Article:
It's nearing lunchtime. An old school bus, painted green, is waiting for us at the bottom of the valley. It shuttles us topside where a buffet lunch is waiting for us in an open-air pavilion perched on the edge of the Cloud Rainforest. It's amazing. What's not so amazing, however, is the lack of coffee in my cup. My timing is stunningly bad in that every time I go seeking a cuppa Arabica from the beverage station someone is off refilling the decanters. Fate is definitely testing me given that I've been awake since 4:30am and have just completed a hike. Somehow, I avoid taking a life, despite the fact I never do find a cup of coffee. My table-mates, of course, are completely unaware of how precarious their lives have been over the past 45 minutes.

Lunch behind us, we have some free time to explore the La Paz complex on our own. We elect to check out the reptile house, the frog house, and the hummingbird garden. With the exception of the small birds, everything else we see is either poisonous or at least hangs out with something else that is poisonous. I become suspicious of the hummingbirds' place in the jungle hierarchy.

Soon it's time to get back on the bus for the 2-hour trek to the day's final destination, Hotel Arenal Kioro. The rain never seems to let up us we follow more twisting roads through Costa Rican farmland. For those that tire of looking out the window, a DVD movie is shown (Disney, of course).

Hotel Kioro, a fairly new complex, is perched on beautifully landscape slopes in the shadow of Arenal Volcano (one of the country's most active volcanoes). The check-in process for The Gang is super-easy. All the rooms have been pre-assigned and listed (by name) on a number of index cards setup in the lobby. With a simple signature, we are escorted by a hotel guide to our room (rooms are in a series of buildings that dot the hotel grounds). We have 2 adjoining rooms - and they are incredible - tile flooring, lovely tropic furnishings, hot tubs, and a commanding view of the volcano through floor-to-ceiling walls of glass. The kids are in their glory, of course. Not only do they have their own room, but they have a hot tub to call their own. If only I'd known they were so easy to please.....

Soon after receiving the grand tour of rooms, a knock on the door signals that our luggage has arrived. We have some time to rest and unpack before heading over to tonight's Dinner Celebration in the hotel's banquet room. Dinner is buffet style with many excellent Costa Rican dishes and a good supply of alternatives for the less adventurous. BandGeek and JediBoy make me proud by diving into the local cuisine. They may not have liked everything, but they tried it all.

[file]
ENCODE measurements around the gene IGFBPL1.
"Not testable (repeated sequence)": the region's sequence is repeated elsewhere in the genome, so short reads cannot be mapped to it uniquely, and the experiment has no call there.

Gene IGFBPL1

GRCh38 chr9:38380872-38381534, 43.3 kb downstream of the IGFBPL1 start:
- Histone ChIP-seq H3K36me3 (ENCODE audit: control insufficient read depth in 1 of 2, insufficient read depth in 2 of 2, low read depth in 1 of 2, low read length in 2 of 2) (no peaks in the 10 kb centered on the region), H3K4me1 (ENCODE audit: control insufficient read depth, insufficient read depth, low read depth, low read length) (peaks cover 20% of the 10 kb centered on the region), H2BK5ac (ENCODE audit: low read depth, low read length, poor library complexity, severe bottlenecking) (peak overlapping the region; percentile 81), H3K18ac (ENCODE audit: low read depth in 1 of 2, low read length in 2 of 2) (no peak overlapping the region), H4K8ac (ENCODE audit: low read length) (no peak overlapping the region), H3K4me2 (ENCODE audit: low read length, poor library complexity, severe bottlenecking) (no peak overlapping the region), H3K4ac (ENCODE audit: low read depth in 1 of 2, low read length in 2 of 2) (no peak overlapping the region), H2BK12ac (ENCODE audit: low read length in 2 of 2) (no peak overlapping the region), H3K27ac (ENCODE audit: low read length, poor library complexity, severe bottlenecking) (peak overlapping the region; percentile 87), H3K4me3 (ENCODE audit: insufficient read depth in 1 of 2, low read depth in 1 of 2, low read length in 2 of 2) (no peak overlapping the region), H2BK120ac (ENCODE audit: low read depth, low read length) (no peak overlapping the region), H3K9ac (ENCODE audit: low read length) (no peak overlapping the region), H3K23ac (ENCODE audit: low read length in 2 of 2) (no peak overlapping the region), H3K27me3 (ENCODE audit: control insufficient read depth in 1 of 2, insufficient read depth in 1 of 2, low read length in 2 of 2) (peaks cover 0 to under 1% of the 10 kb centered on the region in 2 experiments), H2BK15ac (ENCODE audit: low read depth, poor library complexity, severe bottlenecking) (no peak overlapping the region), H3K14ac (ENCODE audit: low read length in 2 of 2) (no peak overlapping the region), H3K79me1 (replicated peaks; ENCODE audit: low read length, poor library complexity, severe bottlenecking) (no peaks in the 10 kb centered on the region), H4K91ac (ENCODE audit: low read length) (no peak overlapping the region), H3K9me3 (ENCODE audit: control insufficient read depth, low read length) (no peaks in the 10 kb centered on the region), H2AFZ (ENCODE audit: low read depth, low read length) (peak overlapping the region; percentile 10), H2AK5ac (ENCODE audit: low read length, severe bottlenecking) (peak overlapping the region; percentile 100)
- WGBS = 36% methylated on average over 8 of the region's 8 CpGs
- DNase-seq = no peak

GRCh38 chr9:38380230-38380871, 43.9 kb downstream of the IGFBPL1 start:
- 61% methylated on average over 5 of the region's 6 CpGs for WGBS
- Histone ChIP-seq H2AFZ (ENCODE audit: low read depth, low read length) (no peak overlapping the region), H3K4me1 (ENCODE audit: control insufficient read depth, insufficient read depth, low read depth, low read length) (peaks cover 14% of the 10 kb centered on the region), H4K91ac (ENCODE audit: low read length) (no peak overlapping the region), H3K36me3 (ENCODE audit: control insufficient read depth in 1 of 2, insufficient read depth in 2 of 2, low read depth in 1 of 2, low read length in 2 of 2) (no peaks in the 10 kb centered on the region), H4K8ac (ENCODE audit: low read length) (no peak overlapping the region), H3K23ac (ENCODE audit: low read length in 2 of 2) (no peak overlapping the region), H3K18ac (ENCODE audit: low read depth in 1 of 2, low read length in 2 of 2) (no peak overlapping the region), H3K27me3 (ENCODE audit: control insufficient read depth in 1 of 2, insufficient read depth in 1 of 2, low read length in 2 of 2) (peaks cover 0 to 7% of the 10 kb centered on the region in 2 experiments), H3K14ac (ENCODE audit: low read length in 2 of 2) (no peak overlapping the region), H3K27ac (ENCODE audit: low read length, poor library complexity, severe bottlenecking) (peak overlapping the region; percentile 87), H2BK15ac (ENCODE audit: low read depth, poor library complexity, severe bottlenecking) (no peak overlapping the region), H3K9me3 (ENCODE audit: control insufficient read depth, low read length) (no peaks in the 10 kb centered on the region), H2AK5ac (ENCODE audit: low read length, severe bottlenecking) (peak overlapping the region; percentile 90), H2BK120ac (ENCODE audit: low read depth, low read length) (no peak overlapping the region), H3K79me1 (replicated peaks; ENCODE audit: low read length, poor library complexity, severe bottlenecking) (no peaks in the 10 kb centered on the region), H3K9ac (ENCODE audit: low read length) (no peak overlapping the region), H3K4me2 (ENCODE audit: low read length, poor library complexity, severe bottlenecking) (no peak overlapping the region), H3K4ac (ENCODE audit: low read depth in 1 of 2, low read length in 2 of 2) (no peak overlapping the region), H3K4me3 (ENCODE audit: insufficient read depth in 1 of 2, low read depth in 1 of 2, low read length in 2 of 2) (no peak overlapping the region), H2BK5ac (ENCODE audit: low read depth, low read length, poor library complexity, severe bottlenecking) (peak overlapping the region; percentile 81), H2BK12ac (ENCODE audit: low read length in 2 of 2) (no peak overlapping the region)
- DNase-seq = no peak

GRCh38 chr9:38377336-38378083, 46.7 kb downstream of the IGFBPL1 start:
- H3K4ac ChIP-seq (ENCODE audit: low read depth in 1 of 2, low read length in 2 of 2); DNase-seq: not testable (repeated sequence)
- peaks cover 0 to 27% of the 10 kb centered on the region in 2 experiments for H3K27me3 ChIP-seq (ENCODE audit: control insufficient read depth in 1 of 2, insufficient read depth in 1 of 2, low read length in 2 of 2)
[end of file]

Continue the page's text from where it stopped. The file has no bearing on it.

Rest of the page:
As we work our way through various courses, the evening's entertainment gets underway with a trio of gentleman singing and playing Tico folk songs. These fellows - who hold day jobs as dental assistants and construction workers - are really good! They play 3 or 4 songs and bid us a good night to wild applause. Next up are a group of high-school girls who perform a number of traditional dances for The Gang. They are in a school club, it turns out. They are also good - and very spirited in their shouts and stomps across the floor. They finish up their performance by gathering 'volunteers' to learn a few steps. One young lady tries to draft JediBoy to no avail. She tries to draft Yours Truly - also to no avail (which I will later regret). But our dancer succeeds in dragging Dee up to the floor, where she will learn that she is not a natural-born Costa Rican folk dancer - even though it's a lot of fun.

Swirling young ladies.

Our evening ends will a stroll through winding pathways back to our rooms. The rain has stopped and the clouds have dissipated a bit. Incredibly, we look towards the cone of Arenal Volcano (some 5 miles away) and discover that it's glowing red. Something like sparks are tracing ruby spider-lines into the sky. We are seeing lava and we're smiling and pointing at our good fortune. It's been an amazing first day.

Arenal steams in the distance.